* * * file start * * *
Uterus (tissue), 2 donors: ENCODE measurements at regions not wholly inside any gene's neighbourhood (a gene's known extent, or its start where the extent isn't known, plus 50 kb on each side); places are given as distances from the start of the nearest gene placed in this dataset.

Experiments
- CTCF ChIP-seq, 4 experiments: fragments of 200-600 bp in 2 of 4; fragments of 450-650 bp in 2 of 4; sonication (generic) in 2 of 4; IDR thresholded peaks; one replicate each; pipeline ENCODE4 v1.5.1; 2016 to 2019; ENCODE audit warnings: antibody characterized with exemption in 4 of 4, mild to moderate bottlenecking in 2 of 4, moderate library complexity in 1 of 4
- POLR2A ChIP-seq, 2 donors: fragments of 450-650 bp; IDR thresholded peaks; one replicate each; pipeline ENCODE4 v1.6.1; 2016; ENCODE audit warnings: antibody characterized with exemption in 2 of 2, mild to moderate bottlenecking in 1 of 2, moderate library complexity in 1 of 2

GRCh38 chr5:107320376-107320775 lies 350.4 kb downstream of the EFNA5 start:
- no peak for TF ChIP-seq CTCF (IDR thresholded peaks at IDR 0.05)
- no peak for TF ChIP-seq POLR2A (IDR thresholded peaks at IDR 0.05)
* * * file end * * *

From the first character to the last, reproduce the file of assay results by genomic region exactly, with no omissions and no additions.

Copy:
Uterus (tissue), 2 donors: ENCODE measurements at regions not wholly inside any gene's neighbourhood (a gene's known extent, or its start where the extent isn't known, plus 50 kb on each side); places are given as distances from the start of the nearest gene placed in this dataset.

Experiments
- CTCF ChIP-seq, 4 experiments: fragments of 200-600 bp in 2 of 4; fragments of 450-650 bp in 2 of 4; sonication (generic) in 2 of 4; IDR thresholded peaks; one replicate each; pipeline ENCODE4 v1.5.1; 2016 to 2019; ENCODE audit warnings: antibody characterized with exemption in 4 of 4, mild to moderate bottlenecking in 2 of 4, moderate library complexity in 1 of 4
- POLR2A ChIP-seq, 2 donors: fragments of 450-650 bp; IDR thresholded peaks; one replicate each; pipeline ENCODE4 v1.6.1; 2016; ENCODE audit warnings: antibody characterized with exemption in 2 of 2, mild to moderate bottlenecking in 1 of 2, moderate library complexity in 1 of 2

GRCh38 chr5:107320376-107320775 lies 350.4 kb downstream of the EFNA5 start:
- no peak for TF ChIP-seq CTCF (IDR thresholded peaks at IDR 0.05)
- no peak for TF ChIP-seq POLR2A (IDR thresholded peaks at IDR 0.05)